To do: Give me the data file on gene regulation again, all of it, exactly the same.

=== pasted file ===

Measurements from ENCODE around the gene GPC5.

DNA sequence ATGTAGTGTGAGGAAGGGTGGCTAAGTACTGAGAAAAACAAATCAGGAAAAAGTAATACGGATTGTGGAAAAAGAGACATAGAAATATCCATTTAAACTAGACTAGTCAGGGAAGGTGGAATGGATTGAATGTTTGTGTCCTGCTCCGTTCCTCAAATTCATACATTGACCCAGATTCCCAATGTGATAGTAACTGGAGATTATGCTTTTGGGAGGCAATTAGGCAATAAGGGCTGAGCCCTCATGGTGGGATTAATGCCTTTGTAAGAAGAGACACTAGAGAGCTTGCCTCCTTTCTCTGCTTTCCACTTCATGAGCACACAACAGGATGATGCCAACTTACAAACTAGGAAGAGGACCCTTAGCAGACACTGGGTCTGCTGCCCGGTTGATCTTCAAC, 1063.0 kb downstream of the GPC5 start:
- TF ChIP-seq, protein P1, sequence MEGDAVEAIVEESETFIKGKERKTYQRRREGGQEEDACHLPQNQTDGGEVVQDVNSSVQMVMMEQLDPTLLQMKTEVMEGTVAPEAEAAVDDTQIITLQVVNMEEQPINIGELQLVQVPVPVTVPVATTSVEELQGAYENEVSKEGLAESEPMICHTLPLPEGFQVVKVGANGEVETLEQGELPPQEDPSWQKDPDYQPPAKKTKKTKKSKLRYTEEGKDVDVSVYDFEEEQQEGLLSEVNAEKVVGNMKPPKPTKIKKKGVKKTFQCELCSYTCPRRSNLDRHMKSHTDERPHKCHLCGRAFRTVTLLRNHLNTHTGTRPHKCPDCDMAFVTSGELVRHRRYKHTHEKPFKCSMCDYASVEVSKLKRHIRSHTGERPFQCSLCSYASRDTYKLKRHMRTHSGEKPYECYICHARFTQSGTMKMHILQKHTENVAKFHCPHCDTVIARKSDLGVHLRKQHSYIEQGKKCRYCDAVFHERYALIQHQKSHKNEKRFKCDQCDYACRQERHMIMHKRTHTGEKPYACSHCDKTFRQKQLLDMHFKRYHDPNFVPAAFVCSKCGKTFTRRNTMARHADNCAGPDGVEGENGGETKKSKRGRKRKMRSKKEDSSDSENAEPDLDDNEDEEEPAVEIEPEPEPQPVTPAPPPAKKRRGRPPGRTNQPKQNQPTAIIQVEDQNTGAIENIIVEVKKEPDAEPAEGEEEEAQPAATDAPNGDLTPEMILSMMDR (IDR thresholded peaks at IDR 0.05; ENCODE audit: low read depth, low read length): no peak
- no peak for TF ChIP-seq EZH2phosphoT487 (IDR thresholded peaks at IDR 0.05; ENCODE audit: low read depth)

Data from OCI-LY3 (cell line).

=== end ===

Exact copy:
Measurements from ENCODE around the gene GPC5.

DNA sequence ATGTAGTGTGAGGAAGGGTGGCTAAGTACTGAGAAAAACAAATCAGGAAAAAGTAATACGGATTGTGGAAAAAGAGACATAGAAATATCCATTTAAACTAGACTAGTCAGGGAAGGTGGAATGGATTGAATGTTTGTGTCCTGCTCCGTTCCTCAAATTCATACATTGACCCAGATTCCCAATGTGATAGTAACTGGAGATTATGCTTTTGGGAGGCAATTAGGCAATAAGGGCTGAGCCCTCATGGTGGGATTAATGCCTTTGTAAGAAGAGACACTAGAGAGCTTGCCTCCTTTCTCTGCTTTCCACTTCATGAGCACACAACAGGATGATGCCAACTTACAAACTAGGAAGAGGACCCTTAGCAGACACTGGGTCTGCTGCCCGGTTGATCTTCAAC, 1063.0 kb downstream of the GPC5 start:
- TF ChIP-seq, protein P1, sequence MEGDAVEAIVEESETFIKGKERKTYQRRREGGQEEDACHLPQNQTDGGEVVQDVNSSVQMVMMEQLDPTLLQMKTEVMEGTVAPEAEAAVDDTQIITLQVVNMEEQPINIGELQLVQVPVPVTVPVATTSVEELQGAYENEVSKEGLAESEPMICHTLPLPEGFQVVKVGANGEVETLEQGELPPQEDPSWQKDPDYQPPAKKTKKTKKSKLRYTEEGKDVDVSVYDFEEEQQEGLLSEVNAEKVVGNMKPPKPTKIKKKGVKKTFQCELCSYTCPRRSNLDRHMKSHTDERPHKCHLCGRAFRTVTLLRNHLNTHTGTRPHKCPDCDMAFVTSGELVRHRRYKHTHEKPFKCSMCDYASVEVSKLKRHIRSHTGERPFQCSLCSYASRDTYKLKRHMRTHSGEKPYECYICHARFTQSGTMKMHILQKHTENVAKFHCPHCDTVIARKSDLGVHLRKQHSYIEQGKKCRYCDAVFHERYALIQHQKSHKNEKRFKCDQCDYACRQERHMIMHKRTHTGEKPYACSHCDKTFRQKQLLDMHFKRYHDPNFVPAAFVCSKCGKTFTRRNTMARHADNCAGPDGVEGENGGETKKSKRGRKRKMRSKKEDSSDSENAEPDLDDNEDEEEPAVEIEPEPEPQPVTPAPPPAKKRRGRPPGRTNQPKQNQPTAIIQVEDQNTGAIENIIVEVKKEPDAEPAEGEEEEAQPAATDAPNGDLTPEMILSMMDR (IDR thresholded peaks at IDR 0.05; ENCODE audit: low read depth, low read length): no peak
- no peak for TF ChIP-seq EZH2phosphoT487 (IDR thresholded peaks at IDR 0.05; ENCODE audit: low read depth)

Data from OCI-LY3 (cell line).